I am a huge fan of podcasts, even before lockdown I listened to comedy, art history, and philosophy. Most recently I’ve been playing The BBC4 Reith Lectures, in particular, the 2013 series by Grayson Perry, entitled Playing to the Gallery (a book I have purchased and gifted more than once by the same name https://www.amazon.co.uk/Playing-Gallery-Contemporary-Struggle-Understood/dp/184614857X). This four-part lecture discussing the role and place of art in the global landscape of the 21st century, including the role of art in society, the limits of contemporary art and the idea of how we judge quality.
Having studied Fine art at Portsmouth Polytechnic and subsequently pottery lessons, Perry first exhibited in 1983, and won the Turner Prize 20 years later, his highly decorated vases are classically beautiful but carry a subversive message. A well-known crossdresser he sees himself, according to Sue Lawley’s Reith introduction, as a modern Hogarth or Gillray.
Perry's presentations are articulate, amusing, informative and enlightening, often irreverent, his musings resonate with me, his thoughts fascinate me, amongst them
- His belief that anybody can have and enjoy a life in the arts
- That the arts are a very rewarding vocation
- Popularity versus quality and discusses the survey by Russian artists Komar and Melamid-
- Crippling self-consciousness that inhibits production and the joy of creativity
- The definition of the nature of art and Duchamp’s Fountain; the post historical, post-post modern, ‘end of art’
- Warhol’s Brillo box and the fuzzy boundaries between art and life
- Craft versus high art, outsider artists and going to art college
- Becoming a contemporary artist and finding yourself
- Meaning making and the need to express
- The importance and role of play in creating art
Throughout, Perry cites innumerable artists working across all media. He quotes, amongst others, Leo Tolstoy, W H Auden, Martin Parr, Robert Hughes, Allan Kaprow, Joseph Beuys, Picasso, Raymond Tallis, and Marcel Proust. Attuned, because of my dissertation research, I am interested in his mention during the third lecture, of capitalism and the Spectacle and the commodification of the art world.
In the final lecture Perry speculates about art college, “The skip outside an art college is a repository of the ugliest objects on earth, they’re not just ugly objects, they’re ugly objects trying to be art, a skip is a potpourri of broken dreams but that's how it should be, because an art college is a place to experiment, it is a place of unique freedom, a place to get it wrong, to make mistakes” (min 19) at art college “you're exposed to a kind of sensibility of what it's like to be an artist ... and you are there with fellow travellers on this journey with facilities and tutors on hand and I think it's very moving ... that kind of kindred spirits”
The most pertinent part of these lectures to me, refers to the difficulties in finding your own original style; Perry describes an art career as “a marathon not a sprint”, the following transcription is at minute 22, lecture four .....” and one of the best descriptions of the process is by a guy called Arno Minkkinen, a Finnish photographer, and he said he had this thing called the Helsinki bus station theory; he said when you're leaving art college and you choose your style and what path in the art world you're going to take, it's like going to Helsinki bus station. It has 20 platforms and each platform, maybe 10 buses leave from it, and you choose your bus, and you get on the bus and each stop is a year in your career and maybe after about 3 stops you get off and you kind of walk into a Gallery and you show them your work and the people look at it; ‘reminds me a bit of Martin Parr’ so you think I’m not original, I’m not unique, and you get a taxi back to the bus station and you get on a different bus. What happens is same thing, you get on for three years and the same thing happens, what you need to do says Arnaud McKinnon is stay on the effin bus - it’s a marvellous description of the process”.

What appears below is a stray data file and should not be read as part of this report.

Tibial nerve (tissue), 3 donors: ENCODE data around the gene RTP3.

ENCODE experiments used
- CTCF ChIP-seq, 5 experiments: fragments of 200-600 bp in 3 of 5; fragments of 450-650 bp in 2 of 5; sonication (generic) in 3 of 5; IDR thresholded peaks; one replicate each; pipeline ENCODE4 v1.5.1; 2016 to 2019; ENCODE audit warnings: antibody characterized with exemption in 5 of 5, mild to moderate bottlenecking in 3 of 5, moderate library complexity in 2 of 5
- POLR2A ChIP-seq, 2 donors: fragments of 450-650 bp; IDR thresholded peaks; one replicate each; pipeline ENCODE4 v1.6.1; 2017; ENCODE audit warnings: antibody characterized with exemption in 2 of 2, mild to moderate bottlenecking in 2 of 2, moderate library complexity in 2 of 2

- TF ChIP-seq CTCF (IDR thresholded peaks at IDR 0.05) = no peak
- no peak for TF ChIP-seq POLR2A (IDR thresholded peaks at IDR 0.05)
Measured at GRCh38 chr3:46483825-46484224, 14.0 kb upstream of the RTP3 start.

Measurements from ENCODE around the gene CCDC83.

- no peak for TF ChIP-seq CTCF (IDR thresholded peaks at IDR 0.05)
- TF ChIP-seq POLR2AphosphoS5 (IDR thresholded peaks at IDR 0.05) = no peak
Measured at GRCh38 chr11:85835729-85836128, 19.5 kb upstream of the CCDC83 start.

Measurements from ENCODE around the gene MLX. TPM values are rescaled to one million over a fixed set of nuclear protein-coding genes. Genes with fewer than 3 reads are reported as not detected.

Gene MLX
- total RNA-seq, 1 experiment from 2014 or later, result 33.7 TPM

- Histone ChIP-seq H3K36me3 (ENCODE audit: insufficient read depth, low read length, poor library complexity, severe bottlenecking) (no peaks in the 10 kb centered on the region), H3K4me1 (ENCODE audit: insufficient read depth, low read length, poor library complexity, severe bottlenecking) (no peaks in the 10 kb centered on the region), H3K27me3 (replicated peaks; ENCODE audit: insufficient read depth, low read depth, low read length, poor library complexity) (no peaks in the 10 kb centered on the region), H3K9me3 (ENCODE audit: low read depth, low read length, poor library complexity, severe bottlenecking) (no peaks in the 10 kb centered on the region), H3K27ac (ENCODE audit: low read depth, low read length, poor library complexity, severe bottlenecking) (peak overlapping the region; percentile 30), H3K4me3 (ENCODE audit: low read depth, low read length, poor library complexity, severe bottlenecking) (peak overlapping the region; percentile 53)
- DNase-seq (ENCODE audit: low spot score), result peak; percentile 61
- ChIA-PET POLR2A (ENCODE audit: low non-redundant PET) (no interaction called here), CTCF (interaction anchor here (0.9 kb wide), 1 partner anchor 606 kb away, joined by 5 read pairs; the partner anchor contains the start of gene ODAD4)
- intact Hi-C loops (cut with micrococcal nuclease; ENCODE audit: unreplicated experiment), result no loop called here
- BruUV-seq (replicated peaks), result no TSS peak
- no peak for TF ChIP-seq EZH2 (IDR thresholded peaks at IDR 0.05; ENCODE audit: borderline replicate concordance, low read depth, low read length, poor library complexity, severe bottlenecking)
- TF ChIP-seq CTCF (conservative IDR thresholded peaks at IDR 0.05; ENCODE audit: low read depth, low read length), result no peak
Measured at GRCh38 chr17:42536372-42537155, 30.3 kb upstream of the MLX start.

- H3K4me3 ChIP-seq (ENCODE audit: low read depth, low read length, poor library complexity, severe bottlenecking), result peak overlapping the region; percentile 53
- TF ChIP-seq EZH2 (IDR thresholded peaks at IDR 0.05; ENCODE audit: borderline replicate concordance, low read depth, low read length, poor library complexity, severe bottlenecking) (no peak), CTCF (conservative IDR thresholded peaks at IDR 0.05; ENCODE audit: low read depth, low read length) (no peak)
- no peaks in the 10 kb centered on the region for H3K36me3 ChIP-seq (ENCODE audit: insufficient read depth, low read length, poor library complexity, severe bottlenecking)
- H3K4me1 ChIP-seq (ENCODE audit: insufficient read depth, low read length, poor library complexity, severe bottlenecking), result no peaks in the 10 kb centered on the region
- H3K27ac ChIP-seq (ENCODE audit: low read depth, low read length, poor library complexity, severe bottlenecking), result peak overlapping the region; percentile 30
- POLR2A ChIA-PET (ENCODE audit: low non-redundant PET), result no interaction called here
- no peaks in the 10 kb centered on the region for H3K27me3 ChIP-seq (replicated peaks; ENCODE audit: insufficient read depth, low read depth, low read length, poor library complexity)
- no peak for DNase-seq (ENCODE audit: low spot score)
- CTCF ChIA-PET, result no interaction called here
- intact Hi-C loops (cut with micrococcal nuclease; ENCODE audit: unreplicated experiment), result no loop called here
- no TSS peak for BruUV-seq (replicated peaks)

I reflect upon this ‘on and off the bus’ metaphor, which describes my practice exactly. As a mature student I am late formalising my interest in fine art, although I have always been interested by and involved in the arts more broadly. So I always feel like a child in a sweet shop, staring, eyes wide at the myriad options and ways to express myself. As for the bus, my late start makes me feel as though I must not miss anything, any opportunity, any line of enquiry and that I do not have the luxury of time, to meander on my journey. This urgency forces me on and off the metaphorical bus with unhelpful frequency. In effect, lockdown, due to Covid-19, has forced me to stay on one bus, to work with the materials I have to hand, in its restriction I find focus and I settle in for the ride as a collage artist......for the time being at least.